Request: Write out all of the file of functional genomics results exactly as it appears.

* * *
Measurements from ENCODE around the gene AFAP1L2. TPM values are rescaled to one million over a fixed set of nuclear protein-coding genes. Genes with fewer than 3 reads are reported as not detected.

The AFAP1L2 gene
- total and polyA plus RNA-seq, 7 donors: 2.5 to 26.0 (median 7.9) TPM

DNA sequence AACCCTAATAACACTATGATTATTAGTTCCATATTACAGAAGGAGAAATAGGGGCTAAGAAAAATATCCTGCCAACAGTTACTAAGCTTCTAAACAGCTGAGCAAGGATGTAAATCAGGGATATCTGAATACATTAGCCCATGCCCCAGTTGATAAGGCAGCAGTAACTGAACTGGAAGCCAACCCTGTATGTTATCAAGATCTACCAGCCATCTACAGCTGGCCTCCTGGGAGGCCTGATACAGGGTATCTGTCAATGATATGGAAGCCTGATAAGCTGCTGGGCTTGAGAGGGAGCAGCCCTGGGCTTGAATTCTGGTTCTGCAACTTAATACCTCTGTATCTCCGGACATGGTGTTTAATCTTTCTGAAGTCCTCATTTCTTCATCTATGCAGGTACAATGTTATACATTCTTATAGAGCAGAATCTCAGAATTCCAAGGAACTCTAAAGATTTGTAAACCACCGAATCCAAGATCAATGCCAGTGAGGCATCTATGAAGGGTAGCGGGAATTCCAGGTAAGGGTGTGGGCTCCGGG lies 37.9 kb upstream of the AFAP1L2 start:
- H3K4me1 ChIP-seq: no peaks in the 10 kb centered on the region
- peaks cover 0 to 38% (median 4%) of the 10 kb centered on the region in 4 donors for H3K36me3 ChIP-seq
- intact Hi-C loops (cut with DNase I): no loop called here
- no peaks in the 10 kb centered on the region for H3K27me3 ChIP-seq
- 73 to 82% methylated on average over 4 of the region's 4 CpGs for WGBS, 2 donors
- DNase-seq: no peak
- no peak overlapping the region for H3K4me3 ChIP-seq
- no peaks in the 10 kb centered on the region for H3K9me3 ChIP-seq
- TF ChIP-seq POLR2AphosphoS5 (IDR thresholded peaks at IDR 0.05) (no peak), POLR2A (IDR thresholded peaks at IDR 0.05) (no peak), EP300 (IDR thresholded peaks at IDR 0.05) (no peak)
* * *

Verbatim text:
Measurements from ENCODE around the gene AFAP1L2. TPM values are rescaled to one million over a fixed set of nuclear protein-coding genes. Genes with fewer than 3 reads are reported as not detected.

The AFAP1L2 gene
- total and polyA plus RNA-seq, 7 donors: 2.5 to 26.0 (median 7.9) TPM

DNA sequence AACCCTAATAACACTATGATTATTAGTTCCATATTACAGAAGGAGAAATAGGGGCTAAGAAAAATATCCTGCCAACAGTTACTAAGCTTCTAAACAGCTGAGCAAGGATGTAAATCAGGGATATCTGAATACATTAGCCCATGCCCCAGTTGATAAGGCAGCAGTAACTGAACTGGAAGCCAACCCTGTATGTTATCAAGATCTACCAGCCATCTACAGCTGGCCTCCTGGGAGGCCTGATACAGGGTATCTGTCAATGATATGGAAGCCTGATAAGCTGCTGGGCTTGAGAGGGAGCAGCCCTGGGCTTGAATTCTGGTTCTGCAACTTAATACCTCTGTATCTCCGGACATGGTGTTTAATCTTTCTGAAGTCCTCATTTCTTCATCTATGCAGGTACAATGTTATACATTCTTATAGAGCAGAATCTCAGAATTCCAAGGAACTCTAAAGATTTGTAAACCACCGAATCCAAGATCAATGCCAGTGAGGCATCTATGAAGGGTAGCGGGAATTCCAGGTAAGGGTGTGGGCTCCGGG lies 37.9 kb upstream of the AFAP1L2 start:
- H3K4me1 ChIP-seq: no peaks in the 10 kb centered on the region
- peaks cover 0 to 38% (median 4%) of the 10 kb centered on the region in 4 donors for H3K36me3 ChIP-seq
- intact Hi-C loops (cut with DNase I): no loop called here
- no peaks in the 10 kb centered on the region for H3K27me3 ChIP-seq
- 73 to 82% methylated on average over 4 of the region's 4 CpGs for WGBS, 2 donors
- DNase-seq: no peak
- no peak overlapping the region for H3K4me3 ChIP-seq
- no peaks in the 10 kb centered on the region for H3K9me3 ChIP-seq
- TF ChIP-seq POLR2AphosphoS5 (IDR thresholded peaks at IDR 0.05) (no peak), POLR2A (IDR thresholded peaks at IDR 0.05) (no peak), EP300 (IDR thresholded peaks at IDR 0.05) (no peak)